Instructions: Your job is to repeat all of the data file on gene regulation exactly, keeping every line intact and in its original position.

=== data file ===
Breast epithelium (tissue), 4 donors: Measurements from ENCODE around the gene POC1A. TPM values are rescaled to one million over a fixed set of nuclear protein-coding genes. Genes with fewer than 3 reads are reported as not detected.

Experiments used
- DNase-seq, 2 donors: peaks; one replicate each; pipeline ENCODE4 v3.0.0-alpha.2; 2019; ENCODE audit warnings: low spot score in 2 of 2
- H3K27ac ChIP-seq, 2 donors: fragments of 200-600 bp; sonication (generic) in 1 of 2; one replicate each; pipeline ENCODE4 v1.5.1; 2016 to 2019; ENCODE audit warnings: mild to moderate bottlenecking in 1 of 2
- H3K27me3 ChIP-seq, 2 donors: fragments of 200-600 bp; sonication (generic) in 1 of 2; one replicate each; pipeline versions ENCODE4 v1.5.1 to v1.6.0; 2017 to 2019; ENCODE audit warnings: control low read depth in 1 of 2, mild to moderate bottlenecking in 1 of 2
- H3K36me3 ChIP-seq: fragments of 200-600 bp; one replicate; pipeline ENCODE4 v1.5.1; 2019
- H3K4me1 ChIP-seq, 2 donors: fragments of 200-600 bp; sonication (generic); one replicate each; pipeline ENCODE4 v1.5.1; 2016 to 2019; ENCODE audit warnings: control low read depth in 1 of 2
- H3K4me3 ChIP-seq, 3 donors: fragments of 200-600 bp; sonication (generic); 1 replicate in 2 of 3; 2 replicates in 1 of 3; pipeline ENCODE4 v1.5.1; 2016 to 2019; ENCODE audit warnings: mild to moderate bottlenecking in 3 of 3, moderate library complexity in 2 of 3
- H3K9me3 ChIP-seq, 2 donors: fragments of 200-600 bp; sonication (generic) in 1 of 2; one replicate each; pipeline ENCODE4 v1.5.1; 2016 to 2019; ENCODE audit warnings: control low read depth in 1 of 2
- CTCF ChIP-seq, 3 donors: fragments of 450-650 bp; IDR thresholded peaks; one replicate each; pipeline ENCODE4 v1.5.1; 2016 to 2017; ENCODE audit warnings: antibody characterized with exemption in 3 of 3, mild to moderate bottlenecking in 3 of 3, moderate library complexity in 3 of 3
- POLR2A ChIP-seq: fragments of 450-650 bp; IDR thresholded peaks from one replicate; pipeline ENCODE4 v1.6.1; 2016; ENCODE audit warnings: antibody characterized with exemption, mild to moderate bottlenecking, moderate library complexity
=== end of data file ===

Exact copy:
Breast epithelium (tissue), 4 donors: Measurements from ENCODE around the gene POC1A. TPM values are rescaled to one million over a fixed set of nuclear protein-coding genes. Genes with fewer than 3 reads are reported as not detected.

Experiments used
- DNase-seq, 2 donors: peaks; one replicate each; pipeline ENCODE4 v3.0.0-alpha.2; 2019; ENCODE audit warnings: low spot score in 2 of 2
- H3K27ac ChIP-seq, 2 donors: fragments of 200-600 bp; sonication (generic) in 1 of 2; one replicate each; pipeline ENCODE4 v1.5.1; 2016 to 2019; ENCODE audit warnings: mild to moderate bottlenecking in 1 of 2
- H3K27me3 ChIP-seq, 2 donors: fragments of 200-600 bp; sonication (generic) in 1 of 2; one replicate each; pipeline versions ENCODE4 v1.5.1 to v1.6.0; 2017 to 2019; ENCODE audit warnings: control low read depth in 1 of 2, mild to moderate bottlenecking in 1 of 2
- H3K36me3 ChIP-seq: fragments of 200-600 bp; one replicate; pipeline ENCODE4 v1.5.1; 2019
- H3K4me1 ChIP-seq, 2 donors: fragments of 200-600 bp; sonication (generic); one replicate each; pipeline ENCODE4 v1.5.1; 2016 to 2019; ENCODE audit warnings: control low read depth in 1 of 2
- H3K4me3 ChIP-seq, 3 donors: fragments of 200-600 bp; sonication (generic); 1 replicate in 2 of 3; 2 replicates in 1 of 3; pipeline ENCODE4 v1.5.1; 2016 to 2019; ENCODE audit warnings: mild to moderate bottlenecking in 3 of 3, moderate library complexity in 2 of 3
- H3K9me3 ChIP-seq, 2 donors: fragments of 200-600 bp; sonication (generic) in 1 of 2; one replicate each; pipeline ENCODE4 v1.5.1; 2016 to 2019; ENCODE audit warnings: control low read depth in 1 of 2
- CTCF ChIP-seq, 3 donors: fragments of 450-650 bp; IDR thresholded peaks; one replicate each; pipeline ENCODE4 v1.5.1; 2016 to 2017; ENCODE audit warnings: antibody characterized with exemption in 3 of 3, mild to moderate bottlenecking in 3 of 3, moderate library complexity in 3 of 3
- POLR2A ChIP-seq: fragments of 450-650 bp; IDR thresholded peaks from one replicate; pipeline ENCODE4 v1.6.1; 2016; ENCODE audit warnings: antibody characterized with exemption, mild to moderate bottlenecking, moderate library complexity